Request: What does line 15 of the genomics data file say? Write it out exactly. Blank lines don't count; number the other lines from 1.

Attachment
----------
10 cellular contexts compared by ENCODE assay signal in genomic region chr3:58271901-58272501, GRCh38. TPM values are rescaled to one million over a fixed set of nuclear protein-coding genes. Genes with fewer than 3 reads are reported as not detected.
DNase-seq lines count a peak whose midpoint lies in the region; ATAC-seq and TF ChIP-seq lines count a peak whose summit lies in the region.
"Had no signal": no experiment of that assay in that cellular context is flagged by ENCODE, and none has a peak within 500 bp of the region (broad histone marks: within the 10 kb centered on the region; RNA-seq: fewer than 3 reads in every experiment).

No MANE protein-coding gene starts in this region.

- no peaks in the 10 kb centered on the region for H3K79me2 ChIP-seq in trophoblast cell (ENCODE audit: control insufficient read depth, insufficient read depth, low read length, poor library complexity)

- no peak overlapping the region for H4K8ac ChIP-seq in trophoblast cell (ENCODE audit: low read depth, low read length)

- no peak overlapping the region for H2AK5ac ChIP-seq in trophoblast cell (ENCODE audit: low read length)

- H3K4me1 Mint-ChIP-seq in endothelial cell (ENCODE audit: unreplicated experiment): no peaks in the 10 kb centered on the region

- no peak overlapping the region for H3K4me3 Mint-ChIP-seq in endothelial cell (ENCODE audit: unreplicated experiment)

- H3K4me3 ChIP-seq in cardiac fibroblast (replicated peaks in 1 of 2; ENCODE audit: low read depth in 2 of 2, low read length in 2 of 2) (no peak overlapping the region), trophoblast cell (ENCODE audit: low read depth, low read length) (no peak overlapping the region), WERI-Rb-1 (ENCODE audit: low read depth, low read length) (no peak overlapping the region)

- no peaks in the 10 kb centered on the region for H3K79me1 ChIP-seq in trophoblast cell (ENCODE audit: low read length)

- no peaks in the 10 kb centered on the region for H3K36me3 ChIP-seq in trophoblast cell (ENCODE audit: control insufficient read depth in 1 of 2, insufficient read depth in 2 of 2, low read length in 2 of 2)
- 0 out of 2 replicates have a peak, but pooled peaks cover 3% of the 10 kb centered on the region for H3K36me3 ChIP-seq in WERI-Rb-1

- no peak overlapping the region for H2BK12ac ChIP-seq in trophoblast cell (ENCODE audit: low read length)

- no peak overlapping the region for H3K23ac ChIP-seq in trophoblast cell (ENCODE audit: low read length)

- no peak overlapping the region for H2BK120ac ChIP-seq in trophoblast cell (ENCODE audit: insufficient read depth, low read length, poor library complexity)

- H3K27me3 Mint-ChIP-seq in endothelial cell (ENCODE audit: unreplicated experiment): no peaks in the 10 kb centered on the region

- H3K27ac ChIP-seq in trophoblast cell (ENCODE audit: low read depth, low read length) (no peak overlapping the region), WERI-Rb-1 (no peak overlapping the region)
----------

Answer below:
- no peak overlapping the region for H3K23ac ChIP-seq in trophoblast cell (ENCODE audit: low read length)